Romancing the Stone
If Terminator had come out a year sooner it could have easily taken out geeky Matthew Broderick, but not even a murderous cyborg and the charm of Michael Douglas and Kathleen Turner in their ‘80s prime is enough to overcome a Twinkie this big.
1985 – Fletch
The Breakfast Club
Real Genius
Yes, Real Genius was one I seriously thought about just because I’ve seen it even more than Back to the Future.  Which I like just fine but I don’t have the deep love that some people do so I’ll have to rely on Breakfast Club’s honorable mention to save my ‘80s street cred.  Fletch was the easy choice here.
1986 – Aliens
Ferris Bueller’s Day Off
Stand By Me
The recent death of Bill Paxton reminded me just how many times in my life I’ve said, “Game over, man!  Game over!”
1987 – Full Metal Jacket
Raising Arizona
Princess Bride
Predator
Robocop
The Untouchables
Planes, Trains & Automobiles
Lethal Weapon
1987 was a helluva movie year, and it’s the first one that I really struggled with because of the sheer number and variety of candidates.  How do you compare Full Metal Jacket to The Princess Bride?  Or Predator to Planes, Trains & Automobiles? In the end it came down to my memories of seeing Full Metal Jacket in a packed theater and walking out with a crowd just as stunned and silent as I was.
1988 – Die Hard
Bull Durham
The greatest action movie ever made steamrolled the minor league baseball team even though I still call anyone who is moving too slowly to suit me a lollygagger.
1989 – Major League
National Lampoon's Christmas Vacation
Batman
Glory
Indiana Jones & the Last Crusade
Say Anything
Lethal Weapon 2
I was fairly shocked that Batman wasn’t #1 with a bullet since I saw that movie four or five times in the theater and wore out a VHS copy of it back in the day.  Yet, I eventually started criticizing it more than enjoying it and hadn’t seen it many years.  A recent viewing didn’t do much to boost it in my eyes either.  I’m even more shocked that I put Major League in first place of the box scores here, and it’s probably one of my few real offbeat choices.  Still, it hits the criteria of being the one I’ve probably seen the most, and I will almost always watch it again if I come across it on TV.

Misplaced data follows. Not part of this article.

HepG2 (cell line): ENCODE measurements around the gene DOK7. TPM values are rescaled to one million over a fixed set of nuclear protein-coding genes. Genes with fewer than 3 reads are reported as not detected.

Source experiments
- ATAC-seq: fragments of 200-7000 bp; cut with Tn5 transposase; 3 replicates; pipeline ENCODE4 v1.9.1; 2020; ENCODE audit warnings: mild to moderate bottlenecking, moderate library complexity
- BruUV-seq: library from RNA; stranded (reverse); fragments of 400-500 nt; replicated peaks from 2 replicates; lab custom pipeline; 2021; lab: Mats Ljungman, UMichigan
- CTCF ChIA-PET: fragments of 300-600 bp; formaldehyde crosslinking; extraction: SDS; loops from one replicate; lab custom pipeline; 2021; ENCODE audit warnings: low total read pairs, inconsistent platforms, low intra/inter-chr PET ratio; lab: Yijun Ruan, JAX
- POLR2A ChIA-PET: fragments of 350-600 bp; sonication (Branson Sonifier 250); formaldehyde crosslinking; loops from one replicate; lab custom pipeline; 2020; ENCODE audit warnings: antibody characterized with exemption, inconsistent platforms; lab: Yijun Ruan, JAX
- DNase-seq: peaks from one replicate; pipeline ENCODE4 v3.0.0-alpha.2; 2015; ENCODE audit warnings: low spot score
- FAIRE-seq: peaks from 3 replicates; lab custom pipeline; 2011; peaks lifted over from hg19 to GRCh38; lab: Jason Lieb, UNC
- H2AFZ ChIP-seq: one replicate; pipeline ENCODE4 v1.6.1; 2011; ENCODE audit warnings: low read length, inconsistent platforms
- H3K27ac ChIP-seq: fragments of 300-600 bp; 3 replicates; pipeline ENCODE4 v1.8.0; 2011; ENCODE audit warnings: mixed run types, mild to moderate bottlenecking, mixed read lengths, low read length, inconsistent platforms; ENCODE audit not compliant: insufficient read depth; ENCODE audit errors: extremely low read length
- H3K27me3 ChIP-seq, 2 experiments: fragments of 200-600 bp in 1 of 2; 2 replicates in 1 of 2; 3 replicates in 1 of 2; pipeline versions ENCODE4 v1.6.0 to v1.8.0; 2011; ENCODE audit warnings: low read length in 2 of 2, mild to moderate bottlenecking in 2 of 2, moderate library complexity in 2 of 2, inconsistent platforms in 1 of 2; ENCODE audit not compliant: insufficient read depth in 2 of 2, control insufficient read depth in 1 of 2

1990 – Miller’s Crossing
Goodfellas
Total Recall
This was an upset that happened after a lot of careful consideration.  Total Recall is goofy fun but never stood a chance with these two heavyweights.  Goodfellas is a fantastic flick that would win almost any other year, but Miller’s Crossing has a special place as my favorite Coen brothers’ movie. I also love the story and setting which were influenced by Hammetts’s Red Harvest.  So after looking in my heart I decided that it had a slight edge.
1991 – The Silence of the Lambs
Terminator 2: Judgement Day
The ‘90s are almost nothing but hard choices on here, and it's two of my all-time favorites head-to-head. Hannibal gets the win just because it’s a great adaptation of a book I also love.
1992 – Unforgiven
Reservoir Dogs
Tarantino’s first work against Eastwood’s best?  The crusty veteran takes the prize, but it was close.
1993 – Groundhog Day
The Fugitive
Tombstone
It’s cold out there, campers.  So cold that I gotta cut movies like The Fugitive and Tombstone.
1994 – Pulp Fiction
The Shawshank Redemption
Speed
Another near impossible choice here.  Speed is a distant third even at 50 mph, but there’s no shame in that with this kind of competition.  I just can’t go against Pulp Fiction here, but Shawshank made it tougher than I thought it’d be originally.
1995 – Seven
The Usual Suspects
Heat